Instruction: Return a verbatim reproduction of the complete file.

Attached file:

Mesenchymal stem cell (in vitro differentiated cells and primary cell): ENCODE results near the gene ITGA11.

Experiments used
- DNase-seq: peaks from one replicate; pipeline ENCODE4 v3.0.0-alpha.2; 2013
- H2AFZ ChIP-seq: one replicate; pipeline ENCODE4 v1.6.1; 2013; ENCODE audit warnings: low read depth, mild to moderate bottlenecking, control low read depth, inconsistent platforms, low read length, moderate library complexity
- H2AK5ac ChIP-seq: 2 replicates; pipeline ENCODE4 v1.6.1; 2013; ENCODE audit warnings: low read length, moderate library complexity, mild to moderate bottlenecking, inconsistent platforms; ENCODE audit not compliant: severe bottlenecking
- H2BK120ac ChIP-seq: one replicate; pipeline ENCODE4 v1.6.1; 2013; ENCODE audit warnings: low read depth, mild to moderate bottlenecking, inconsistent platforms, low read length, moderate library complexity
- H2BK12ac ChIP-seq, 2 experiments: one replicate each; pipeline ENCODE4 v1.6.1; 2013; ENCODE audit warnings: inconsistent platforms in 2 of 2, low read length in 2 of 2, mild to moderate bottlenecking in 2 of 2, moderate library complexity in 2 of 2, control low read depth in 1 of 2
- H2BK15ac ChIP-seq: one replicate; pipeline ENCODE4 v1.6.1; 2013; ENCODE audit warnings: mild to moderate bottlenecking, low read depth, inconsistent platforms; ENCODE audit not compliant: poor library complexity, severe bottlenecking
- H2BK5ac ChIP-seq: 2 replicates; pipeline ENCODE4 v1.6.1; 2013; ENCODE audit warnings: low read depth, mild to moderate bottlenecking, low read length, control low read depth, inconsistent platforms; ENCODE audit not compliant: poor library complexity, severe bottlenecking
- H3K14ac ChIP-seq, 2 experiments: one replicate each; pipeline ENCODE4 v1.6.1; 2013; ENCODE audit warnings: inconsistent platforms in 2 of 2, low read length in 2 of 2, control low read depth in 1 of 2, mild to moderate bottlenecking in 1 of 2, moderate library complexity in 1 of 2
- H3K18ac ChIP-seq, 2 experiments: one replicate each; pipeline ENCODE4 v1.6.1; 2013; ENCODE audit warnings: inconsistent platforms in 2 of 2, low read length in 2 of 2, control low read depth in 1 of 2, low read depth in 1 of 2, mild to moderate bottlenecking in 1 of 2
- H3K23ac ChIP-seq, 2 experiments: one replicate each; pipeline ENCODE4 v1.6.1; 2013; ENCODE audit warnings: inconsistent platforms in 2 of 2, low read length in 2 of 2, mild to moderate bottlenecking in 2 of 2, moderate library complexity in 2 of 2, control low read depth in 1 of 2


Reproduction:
Mesenchymal stem cell (in vitro differentiated cells and primary cell): ENCODE results near the gene ITGA11.

Experiments used
- DNase-seq: peaks from one replicate; pipeline ENCODE4 v3.0.0-alpha.2; 2013
- H2AFZ ChIP-seq: one replicate; pipeline ENCODE4 v1.6.1; 2013; ENCODE audit warnings: low read depth, mild to moderate bottlenecking, control low read depth, inconsistent platforms, low read length, moderate library complexity
- H2AK5ac ChIP-seq: 2 replicates; pipeline ENCODE4 v1.6.1; 2013; ENCODE audit warnings: low read length, moderate library complexity, mild to moderate bottlenecking, inconsistent platforms; ENCODE audit not compliant: severe bottlenecking
- H2BK120ac ChIP-seq: one replicate; pipeline ENCODE4 v1.6.1; 2013; ENCODE audit warnings: low read depth, mild to moderate bottlenecking, inconsistent platforms, low read length, moderate library complexity
- H2BK12ac ChIP-seq, 2 experiments: one replicate each; pipeline ENCODE4 v1.6.1; 2013; ENCODE audit warnings: inconsistent platforms in 2 of 2, low read length in 2 of 2, mild to moderate bottlenecking in 2 of 2, moderate library complexity in 2 of 2, control low read depth in 1 of 2
- H2BK15ac ChIP-seq: one replicate; pipeline ENCODE4 v1.6.1; 2013; ENCODE audit warnings: mild to moderate bottlenecking, low read depth, inconsistent platforms; ENCODE audit not compliant: poor library complexity, severe bottlenecking
- H2BK5ac ChIP-seq: 2 replicates; pipeline ENCODE4 v1.6.1; 2013; ENCODE audit warnings: low read depth, mild to moderate bottlenecking, low read length, control low read depth, inconsistent platforms; ENCODE audit not compliant: poor library complexity, severe bottlenecking
- H3K14ac ChIP-seq, 2 experiments: one replicate each; pipeline ENCODE4 v1.6.1; 2013; ENCODE audit warnings: inconsistent platforms in 2 of 2, low read length in 2 of 2, control low read depth in 1 of 2, mild to moderate bottlenecking in 1 of 2, moderate library complexity in 1 of 2
- H3K18ac ChIP-seq, 2 experiments: one replicate each; pipeline ENCODE4 v1.6.1; 2013; ENCODE audit warnings: inconsistent platforms in 2 of 2, low read length in 2 of 2, control low read depth in 1 of 2, low read depth in 1 of 2, mild to moderate bottlenecking in 1 of 2
- H3K23ac ChIP-seq, 2 experiments: one replicate each; pipeline ENCODE4 v1.6.1; 2013; ENCODE audit warnings: inconsistent platforms in 2 of 2, low read length in 2 of 2, mild to moderate bottlenecking in 2 of 2, moderate library complexity in 2 of 2, control low read depth in 1 of 2